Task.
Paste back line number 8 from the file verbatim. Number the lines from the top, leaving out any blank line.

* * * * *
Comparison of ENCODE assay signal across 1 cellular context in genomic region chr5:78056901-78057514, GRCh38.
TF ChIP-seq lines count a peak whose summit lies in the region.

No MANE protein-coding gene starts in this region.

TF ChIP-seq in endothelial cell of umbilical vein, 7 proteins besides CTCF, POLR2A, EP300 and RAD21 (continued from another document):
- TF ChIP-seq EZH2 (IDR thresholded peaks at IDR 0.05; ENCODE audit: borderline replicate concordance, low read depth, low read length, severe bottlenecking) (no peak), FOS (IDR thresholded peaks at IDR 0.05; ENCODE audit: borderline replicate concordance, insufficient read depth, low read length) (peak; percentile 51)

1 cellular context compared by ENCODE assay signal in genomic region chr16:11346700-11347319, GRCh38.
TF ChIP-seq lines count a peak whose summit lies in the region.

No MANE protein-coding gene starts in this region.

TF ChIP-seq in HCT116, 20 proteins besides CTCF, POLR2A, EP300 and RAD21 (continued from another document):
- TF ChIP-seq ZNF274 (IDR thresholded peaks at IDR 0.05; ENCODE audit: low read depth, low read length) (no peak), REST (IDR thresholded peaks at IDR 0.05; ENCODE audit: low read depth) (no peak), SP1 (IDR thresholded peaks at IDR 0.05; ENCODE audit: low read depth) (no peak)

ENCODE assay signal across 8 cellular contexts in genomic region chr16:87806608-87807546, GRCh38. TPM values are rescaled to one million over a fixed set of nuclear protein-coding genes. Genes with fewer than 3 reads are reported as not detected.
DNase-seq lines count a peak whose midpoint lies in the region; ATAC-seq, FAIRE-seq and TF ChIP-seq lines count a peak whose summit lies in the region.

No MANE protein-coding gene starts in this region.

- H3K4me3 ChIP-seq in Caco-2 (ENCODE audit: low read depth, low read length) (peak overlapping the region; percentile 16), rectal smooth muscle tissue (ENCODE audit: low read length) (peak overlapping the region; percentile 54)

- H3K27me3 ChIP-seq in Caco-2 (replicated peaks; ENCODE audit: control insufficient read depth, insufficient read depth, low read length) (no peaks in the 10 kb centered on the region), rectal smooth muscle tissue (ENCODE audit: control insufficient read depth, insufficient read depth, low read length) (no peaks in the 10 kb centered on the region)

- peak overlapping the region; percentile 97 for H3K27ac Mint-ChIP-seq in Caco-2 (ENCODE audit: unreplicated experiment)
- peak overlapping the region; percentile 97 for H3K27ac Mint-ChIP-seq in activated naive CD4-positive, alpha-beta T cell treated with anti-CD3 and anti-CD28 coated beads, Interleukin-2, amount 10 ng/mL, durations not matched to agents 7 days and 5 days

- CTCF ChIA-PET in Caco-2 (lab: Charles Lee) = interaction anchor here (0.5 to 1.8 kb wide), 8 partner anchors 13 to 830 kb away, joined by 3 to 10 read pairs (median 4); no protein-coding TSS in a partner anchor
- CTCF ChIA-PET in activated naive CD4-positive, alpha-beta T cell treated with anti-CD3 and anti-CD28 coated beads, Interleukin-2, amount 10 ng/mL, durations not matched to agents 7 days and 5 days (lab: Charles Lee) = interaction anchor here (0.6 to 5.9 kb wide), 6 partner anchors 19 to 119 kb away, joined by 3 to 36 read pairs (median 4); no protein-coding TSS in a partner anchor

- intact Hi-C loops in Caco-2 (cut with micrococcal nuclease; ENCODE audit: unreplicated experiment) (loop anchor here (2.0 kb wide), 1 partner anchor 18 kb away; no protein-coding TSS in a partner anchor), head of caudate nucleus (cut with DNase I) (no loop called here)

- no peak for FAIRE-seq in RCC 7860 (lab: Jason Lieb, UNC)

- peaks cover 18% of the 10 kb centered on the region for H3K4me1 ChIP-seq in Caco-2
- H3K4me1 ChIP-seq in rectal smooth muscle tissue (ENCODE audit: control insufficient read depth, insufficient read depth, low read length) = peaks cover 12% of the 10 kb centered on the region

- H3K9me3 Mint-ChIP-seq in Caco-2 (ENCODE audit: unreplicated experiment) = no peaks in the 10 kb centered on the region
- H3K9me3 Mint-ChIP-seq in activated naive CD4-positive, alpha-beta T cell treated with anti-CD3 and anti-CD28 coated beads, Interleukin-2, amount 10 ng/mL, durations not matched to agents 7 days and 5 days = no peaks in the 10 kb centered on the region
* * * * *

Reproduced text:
No MANE protein-coding gene starts in this region.